Sally Milz is a sketch writer for “The Night Owls,” the late-night live comedy show that airs each Saturday. With a couple of heartbreaks under her belt, she’s long abandoned the search for love, settling instead for the occasional hook-up, career success, and a close relationship with her stepfather to round out a satisfying life.
But when Sally’s friend and fellow writer Danny Horst begins dating Annabel, a glamorous actor who guest-hosted the show, he joins the not-so-exclusive group of talented but average-looking and even dorky men at the show—and in society at large—who’ve gotten romantically involved with incredibly beautiful and accomplished women. Sally channels her annoyance into a sketch called the “Danny Horst Rule,” poking fun at this phenomenon while underscoring how unlikely it is that the reverse would ever happen for a woman.
Enter Noah Brewster, a pop music sensation with a reputation for dating models, who signed on as both host and musical guest for this week’s show. Dazzled by his charms, Sally hits it off with Noah instantly, and as they collaborate on one sketch after another, she begins to wonder whether there might actually be sparks flying. But this isn’t a romantic comedy; it’s real life. And in real life, someone like him would never date someone like her…right?
Romantic Comedy (Amazon US) (Amazon UK) (Audible.com) (AbeBooks Used Book Marketpkace)
Romantic Comedy is a story in three parts: the first is a behind-the-scenes look at writing on The Night Owls, a total rip-off of Saturday Night Live, and the protagonist, Sally, a writer on the show, meeting rock star Noah in 2018. The reader finds out just what it takes to put on a live weekly sketch comedy show, and the relationships that can develop between cast, crew, and guest host. Told from Sally’s perspective, it’s funny and sad at the same time since she’s written herself off love because she’s not model thin and in her early 20s.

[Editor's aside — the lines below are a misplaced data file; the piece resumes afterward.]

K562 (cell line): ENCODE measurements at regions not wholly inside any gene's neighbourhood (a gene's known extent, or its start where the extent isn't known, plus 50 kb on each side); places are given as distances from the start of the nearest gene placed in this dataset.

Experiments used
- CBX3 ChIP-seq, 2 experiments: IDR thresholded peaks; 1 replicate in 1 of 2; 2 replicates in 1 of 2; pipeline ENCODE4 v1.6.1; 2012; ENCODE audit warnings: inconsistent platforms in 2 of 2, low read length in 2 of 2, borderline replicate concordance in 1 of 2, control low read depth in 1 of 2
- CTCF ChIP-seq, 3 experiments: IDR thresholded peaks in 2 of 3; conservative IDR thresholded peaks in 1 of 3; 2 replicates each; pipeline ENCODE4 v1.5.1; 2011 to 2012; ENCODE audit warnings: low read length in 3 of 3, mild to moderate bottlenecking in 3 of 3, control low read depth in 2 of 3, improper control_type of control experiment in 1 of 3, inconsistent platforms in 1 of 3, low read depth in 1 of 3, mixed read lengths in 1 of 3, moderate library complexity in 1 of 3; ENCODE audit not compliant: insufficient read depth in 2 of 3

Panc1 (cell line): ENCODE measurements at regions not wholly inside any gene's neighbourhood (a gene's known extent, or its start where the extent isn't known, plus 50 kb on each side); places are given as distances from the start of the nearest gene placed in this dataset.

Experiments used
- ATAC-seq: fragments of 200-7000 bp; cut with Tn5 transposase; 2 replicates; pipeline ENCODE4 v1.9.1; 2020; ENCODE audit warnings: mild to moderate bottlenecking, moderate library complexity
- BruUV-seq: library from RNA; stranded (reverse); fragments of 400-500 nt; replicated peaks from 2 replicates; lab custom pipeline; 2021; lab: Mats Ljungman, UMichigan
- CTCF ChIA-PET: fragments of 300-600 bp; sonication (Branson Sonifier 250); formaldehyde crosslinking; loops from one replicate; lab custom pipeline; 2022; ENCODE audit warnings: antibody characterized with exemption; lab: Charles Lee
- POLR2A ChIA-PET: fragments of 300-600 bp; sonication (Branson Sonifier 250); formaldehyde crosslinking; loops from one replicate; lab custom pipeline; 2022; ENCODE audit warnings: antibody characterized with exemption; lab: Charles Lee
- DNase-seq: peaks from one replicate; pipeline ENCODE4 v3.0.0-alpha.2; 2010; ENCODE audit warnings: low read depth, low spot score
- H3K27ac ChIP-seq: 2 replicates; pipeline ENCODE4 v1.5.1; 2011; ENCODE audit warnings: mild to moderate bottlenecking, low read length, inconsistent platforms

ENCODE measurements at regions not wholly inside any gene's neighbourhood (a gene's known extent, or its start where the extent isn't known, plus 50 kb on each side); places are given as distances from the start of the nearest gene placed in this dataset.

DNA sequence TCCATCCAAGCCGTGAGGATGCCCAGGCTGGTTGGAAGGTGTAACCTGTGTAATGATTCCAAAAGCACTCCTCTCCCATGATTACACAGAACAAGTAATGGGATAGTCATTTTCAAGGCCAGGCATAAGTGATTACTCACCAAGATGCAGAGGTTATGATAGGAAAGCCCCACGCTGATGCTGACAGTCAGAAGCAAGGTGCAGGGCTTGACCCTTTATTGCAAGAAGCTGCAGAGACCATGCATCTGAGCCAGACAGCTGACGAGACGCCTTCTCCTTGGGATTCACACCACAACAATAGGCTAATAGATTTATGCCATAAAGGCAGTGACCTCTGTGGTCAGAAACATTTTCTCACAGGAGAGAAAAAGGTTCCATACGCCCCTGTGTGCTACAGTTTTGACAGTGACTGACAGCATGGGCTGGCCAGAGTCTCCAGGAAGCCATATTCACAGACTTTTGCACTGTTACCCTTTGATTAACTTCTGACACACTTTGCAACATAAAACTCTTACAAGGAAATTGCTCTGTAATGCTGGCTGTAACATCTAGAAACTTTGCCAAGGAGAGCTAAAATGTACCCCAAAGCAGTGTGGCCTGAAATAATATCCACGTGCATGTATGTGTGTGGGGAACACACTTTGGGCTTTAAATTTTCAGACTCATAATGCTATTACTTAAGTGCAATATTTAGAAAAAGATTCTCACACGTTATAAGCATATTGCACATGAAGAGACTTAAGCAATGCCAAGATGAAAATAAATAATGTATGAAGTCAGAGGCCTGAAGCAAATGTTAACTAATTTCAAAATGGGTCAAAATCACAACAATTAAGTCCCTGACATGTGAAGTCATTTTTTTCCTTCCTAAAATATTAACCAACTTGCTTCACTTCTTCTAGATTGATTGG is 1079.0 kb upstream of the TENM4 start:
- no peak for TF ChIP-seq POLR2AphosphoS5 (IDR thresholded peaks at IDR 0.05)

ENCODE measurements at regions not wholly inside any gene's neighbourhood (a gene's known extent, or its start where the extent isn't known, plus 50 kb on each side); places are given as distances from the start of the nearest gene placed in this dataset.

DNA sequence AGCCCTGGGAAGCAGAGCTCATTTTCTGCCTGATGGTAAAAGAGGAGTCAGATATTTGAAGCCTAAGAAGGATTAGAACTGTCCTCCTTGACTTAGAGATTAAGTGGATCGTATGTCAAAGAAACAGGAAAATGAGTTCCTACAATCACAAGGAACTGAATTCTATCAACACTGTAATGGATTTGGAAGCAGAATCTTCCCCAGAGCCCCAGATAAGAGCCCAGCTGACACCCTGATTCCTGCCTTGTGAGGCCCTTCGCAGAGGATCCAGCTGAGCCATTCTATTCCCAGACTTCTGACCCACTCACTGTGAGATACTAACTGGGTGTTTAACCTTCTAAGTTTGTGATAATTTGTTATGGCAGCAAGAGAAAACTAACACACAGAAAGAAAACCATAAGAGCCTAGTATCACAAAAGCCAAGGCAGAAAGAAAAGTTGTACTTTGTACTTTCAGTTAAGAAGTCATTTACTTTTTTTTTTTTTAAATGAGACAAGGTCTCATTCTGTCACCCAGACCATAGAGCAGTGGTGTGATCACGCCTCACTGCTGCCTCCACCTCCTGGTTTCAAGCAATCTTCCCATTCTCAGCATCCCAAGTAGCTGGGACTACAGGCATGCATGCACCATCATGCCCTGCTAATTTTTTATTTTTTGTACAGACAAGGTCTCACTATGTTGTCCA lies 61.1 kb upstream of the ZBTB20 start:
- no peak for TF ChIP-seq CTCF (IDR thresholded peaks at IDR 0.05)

The second part of the book is July 2020, smack dab in the middle of the pandemic, with Sally and Noah emailing back and forth. There’s plenty of witty banter and reflection on how society sees relationships of the rich and famous. I really enjoyed this section of the book best, because we really get to know Sally and Noah better as they get to know each other at the same time.
The third section of the book is set in August 2020 and in Los Angeles. Sally has driven across the country to see Noah, and a typical rom-com ensues. There’s mutual attraction, then a torrent of sex (which isn’t written out explicitly, thankfully, as I prefer my rom coms to be rather tame.) The big fight occurs when Sally and Noah’s picture is splashed across the tabloids, and Sally thinks she’s too unattractive to be with Noah (this is a recurring theme throughout the book–her utter plainness means she’s got incredibly low self-esteem.) Noah shows that rock stars aren’t all about sex, drugs and rock n’ roll. He’s just a really nice guy who just so happens to be a musician that has publicly dated starlets but has also had his share of low-profile relationships.
Although the romance is predictable, most rom coms are, I thoroughly enjoyed this book. Recommend!
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Here is what I think of it
This book review is a great reminder of the charm of romance and the hilarity of behind-the-scenes comedy. Thank you for the recommendation!
Thanks, Ely Shemer
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